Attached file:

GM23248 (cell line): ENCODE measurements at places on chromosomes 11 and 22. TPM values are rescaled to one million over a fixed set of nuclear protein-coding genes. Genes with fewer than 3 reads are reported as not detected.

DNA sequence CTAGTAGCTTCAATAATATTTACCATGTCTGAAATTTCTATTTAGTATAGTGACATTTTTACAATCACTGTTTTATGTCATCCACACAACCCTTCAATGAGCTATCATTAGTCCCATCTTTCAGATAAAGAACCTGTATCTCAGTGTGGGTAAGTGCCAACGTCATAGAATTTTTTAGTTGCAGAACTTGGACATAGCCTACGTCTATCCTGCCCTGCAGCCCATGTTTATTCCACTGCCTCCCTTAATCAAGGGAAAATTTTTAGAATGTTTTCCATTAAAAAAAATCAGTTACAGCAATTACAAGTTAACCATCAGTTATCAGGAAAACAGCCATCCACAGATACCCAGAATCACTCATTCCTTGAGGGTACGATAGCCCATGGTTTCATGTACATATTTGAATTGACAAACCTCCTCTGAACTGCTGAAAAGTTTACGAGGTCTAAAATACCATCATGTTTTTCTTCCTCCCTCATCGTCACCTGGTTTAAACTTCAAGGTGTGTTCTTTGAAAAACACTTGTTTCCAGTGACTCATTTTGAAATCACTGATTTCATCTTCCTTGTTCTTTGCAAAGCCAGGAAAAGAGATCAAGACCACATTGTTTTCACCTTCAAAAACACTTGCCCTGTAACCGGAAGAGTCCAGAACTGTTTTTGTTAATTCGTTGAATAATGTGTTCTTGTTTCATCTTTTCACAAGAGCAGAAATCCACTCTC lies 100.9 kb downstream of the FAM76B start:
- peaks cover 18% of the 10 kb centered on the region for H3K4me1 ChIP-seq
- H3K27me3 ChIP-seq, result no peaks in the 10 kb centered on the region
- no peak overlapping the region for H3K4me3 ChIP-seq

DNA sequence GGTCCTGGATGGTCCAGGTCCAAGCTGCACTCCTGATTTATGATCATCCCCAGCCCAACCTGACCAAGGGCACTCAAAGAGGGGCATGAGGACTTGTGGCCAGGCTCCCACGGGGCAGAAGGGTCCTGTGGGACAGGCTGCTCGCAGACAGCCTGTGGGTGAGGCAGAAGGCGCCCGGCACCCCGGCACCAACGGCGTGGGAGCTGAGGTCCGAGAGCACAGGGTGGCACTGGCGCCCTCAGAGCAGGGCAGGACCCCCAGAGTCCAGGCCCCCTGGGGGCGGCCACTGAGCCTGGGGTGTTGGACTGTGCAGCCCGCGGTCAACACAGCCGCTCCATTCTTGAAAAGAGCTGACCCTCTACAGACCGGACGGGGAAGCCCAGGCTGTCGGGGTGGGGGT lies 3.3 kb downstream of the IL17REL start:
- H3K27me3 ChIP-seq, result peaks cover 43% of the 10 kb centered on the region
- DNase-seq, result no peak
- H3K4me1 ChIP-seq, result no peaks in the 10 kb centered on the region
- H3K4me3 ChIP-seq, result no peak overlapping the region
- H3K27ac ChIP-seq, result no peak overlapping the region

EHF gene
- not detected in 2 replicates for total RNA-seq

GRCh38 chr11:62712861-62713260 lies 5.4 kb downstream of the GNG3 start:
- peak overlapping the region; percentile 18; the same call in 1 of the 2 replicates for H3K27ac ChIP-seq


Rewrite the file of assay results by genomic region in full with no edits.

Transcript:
GM23248 (cell line): ENCODE measurements at places on chromosomes 11 and 22. TPM values are rescaled to one million over a fixed set of nuclear protein-coding genes. Genes with fewer than 3 reads are reported as not detected.

DNA sequence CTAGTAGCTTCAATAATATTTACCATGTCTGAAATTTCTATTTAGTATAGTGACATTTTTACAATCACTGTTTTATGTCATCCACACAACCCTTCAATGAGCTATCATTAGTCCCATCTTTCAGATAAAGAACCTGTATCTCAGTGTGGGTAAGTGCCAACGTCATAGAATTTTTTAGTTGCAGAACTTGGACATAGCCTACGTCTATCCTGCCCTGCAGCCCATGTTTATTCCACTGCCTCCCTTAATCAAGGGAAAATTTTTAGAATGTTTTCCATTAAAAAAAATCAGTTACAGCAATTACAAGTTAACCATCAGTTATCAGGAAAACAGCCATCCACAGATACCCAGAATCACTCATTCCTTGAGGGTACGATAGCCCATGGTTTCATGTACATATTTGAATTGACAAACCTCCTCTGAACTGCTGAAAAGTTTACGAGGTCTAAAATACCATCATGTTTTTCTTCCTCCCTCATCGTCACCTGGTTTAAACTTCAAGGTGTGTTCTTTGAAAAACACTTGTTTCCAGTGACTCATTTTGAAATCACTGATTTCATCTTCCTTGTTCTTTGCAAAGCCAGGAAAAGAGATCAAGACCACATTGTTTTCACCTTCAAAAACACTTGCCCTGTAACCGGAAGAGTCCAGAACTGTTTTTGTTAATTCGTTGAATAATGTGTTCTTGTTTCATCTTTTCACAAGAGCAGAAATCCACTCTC lies 100.9 kb downstream of the FAM76B start:
- peaks cover 18% of the 10 kb centered on the region for H3K4me1 ChIP-seq
- H3K27me3 ChIP-seq, result no peaks in the 10 kb centered on the region
- no peak overlapping the region for H3K4me3 ChIP-seq

DNA sequence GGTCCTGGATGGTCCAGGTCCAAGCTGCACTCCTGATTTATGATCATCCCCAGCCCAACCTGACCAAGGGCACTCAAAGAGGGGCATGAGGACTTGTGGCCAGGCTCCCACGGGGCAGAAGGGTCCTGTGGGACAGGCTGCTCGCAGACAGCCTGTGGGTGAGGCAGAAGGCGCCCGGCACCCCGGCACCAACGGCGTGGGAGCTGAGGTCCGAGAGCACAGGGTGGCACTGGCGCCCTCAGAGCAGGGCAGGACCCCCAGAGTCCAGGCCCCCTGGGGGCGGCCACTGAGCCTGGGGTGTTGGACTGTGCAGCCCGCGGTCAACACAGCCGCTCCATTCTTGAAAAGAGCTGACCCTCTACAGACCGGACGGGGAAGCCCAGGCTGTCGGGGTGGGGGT lies 3.3 kb downstream of the IL17REL start:
- H3K27me3 ChIP-seq, result peaks cover 43% of the 10 kb centered on the region
- DNase-seq, result no peak
- H3K4me1 ChIP-seq, result no peaks in the 10 kb centered on the region
- H3K4me3 ChIP-seq, result no peak overlapping the region
- H3K27ac ChIP-seq, result no peak overlapping the region

EHF gene
- not detected in 2 replicates for total RNA-seq

GRCh38 chr11:62712861-62713260 lies 5.4 kb downstream of the GNG3 start:
- peak overlapping the region; percentile 18; the same call in 1 of the 2 replicates for H3K27ac ChIP-seq